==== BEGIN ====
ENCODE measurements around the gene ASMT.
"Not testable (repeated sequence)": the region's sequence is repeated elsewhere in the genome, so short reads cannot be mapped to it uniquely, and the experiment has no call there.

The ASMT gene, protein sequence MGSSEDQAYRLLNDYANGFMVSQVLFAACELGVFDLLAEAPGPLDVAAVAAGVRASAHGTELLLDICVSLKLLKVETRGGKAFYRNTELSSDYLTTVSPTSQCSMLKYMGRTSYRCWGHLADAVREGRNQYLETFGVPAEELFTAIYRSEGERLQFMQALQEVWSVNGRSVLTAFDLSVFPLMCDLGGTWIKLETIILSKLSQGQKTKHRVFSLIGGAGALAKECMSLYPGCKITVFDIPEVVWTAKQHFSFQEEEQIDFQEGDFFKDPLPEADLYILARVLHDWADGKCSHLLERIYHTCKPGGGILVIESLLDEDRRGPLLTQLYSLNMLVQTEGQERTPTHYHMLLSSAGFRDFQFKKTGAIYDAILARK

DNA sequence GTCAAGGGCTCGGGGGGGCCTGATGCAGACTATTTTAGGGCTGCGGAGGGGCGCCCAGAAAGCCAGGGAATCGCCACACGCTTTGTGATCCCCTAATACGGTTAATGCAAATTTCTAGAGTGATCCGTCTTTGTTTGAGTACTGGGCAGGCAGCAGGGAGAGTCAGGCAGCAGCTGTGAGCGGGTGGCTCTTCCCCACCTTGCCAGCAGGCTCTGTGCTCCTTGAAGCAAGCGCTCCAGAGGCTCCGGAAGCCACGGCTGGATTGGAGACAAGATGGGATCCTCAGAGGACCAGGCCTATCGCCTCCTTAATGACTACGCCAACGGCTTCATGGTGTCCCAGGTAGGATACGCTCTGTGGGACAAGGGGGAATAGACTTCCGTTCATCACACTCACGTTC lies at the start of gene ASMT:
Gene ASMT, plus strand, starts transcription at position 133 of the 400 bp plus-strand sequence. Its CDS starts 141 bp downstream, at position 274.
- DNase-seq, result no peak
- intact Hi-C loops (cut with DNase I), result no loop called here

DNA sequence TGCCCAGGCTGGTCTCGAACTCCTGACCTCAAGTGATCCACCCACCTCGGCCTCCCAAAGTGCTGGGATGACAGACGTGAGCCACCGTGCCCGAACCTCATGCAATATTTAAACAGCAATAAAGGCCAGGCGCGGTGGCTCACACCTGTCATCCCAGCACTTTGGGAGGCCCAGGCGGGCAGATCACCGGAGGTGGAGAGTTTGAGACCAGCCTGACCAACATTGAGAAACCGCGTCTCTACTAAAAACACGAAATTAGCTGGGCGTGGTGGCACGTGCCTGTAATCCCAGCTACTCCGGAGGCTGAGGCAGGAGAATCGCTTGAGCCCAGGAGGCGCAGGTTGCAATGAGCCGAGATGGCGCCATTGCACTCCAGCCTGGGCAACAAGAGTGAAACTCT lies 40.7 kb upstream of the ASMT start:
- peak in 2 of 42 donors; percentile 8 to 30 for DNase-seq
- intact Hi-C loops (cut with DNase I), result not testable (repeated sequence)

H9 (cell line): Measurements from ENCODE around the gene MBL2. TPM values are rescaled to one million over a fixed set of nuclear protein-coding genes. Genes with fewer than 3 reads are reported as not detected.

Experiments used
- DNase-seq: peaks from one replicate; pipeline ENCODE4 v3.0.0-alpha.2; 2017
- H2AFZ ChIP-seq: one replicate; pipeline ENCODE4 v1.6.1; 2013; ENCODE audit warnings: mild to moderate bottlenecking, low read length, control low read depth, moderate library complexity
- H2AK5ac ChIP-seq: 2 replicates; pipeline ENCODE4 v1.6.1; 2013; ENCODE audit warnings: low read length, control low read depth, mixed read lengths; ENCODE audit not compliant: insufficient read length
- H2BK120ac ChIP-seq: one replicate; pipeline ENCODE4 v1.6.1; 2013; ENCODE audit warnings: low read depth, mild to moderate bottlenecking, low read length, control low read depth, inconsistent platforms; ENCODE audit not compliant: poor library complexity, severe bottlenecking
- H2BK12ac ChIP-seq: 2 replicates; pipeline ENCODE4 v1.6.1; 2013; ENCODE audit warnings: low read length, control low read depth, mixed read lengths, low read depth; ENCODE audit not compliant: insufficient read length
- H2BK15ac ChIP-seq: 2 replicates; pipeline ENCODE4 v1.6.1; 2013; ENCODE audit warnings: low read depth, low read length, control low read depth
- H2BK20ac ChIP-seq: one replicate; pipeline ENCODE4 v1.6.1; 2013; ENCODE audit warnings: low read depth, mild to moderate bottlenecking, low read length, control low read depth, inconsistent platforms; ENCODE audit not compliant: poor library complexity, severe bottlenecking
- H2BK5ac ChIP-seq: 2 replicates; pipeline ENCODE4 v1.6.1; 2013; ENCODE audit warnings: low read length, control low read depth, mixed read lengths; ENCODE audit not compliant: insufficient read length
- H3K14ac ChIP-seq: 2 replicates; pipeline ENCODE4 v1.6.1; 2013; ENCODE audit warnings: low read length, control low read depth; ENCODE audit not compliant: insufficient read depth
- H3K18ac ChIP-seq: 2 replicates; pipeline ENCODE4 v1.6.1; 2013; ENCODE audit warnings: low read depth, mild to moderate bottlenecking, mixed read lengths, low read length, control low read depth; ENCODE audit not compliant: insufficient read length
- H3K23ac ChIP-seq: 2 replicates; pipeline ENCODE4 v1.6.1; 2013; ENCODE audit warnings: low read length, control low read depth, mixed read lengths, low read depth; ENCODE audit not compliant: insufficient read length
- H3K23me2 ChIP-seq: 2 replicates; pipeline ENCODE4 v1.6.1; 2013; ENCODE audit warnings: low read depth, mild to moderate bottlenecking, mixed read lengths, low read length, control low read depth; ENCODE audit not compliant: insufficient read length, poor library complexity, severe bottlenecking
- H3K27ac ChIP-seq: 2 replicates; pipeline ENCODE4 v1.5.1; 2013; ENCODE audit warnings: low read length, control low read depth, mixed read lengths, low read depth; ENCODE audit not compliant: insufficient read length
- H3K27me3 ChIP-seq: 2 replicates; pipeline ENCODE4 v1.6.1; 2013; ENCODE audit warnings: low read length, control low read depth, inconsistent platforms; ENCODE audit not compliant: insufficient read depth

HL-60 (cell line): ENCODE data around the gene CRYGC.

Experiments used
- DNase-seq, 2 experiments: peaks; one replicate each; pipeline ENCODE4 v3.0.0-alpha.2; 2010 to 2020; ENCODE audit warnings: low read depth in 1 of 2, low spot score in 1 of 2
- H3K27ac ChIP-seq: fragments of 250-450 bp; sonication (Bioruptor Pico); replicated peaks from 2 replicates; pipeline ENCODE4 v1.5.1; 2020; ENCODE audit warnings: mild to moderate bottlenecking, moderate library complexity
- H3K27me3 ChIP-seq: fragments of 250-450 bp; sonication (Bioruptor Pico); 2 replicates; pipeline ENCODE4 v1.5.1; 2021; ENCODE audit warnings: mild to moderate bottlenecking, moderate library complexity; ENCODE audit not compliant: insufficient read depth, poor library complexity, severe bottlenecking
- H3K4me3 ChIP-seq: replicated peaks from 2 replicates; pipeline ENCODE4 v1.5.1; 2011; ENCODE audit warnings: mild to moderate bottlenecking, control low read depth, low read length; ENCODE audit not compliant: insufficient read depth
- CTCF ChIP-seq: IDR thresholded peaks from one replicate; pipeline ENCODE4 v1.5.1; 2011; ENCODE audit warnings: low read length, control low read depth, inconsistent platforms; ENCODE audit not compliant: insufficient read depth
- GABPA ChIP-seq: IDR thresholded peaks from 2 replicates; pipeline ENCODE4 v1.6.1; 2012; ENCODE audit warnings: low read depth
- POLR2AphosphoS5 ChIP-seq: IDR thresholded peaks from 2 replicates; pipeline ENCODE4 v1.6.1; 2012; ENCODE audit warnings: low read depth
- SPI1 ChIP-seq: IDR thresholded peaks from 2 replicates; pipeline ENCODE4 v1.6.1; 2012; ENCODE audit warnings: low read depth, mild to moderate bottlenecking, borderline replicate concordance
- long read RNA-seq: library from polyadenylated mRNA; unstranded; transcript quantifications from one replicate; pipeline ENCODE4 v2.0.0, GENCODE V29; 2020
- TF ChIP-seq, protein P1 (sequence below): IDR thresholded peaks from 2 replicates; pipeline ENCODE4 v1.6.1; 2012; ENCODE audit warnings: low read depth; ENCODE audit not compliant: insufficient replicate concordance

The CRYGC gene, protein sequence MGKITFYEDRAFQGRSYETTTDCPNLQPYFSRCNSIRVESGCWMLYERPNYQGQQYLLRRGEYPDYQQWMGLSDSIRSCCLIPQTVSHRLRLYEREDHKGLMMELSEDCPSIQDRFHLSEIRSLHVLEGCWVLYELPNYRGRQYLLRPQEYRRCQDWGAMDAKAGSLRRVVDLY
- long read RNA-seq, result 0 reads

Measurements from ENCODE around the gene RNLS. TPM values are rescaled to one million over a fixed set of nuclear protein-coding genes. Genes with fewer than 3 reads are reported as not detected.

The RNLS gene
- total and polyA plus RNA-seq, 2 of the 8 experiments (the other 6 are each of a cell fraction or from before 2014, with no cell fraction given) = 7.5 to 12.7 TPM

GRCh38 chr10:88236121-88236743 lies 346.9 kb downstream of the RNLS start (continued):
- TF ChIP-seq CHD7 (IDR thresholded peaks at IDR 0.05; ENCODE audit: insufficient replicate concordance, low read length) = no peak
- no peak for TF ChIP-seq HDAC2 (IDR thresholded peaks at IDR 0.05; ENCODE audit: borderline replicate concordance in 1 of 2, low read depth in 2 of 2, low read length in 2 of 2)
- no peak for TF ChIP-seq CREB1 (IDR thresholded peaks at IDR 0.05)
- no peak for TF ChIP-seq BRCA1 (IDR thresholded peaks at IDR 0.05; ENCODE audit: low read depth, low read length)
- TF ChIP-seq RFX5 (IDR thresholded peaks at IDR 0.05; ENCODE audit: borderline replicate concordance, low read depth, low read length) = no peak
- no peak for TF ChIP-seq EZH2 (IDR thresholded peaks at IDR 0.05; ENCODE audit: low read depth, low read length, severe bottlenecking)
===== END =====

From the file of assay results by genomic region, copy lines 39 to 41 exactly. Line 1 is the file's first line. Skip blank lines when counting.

The CRYGC gene, protein sequence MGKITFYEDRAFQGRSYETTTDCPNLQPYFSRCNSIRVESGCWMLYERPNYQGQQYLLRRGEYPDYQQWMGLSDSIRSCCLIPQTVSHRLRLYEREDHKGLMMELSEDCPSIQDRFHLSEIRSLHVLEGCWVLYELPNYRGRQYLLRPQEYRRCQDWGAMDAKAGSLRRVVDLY
- long read RNA-seq, result 0 reads

Measurements from ENCODE around the gene RNLS. TPM values are rescaled to one million over a fixed set of nuclear protein-coding genes. Genes with fewer than 3 reads are reported as not detected.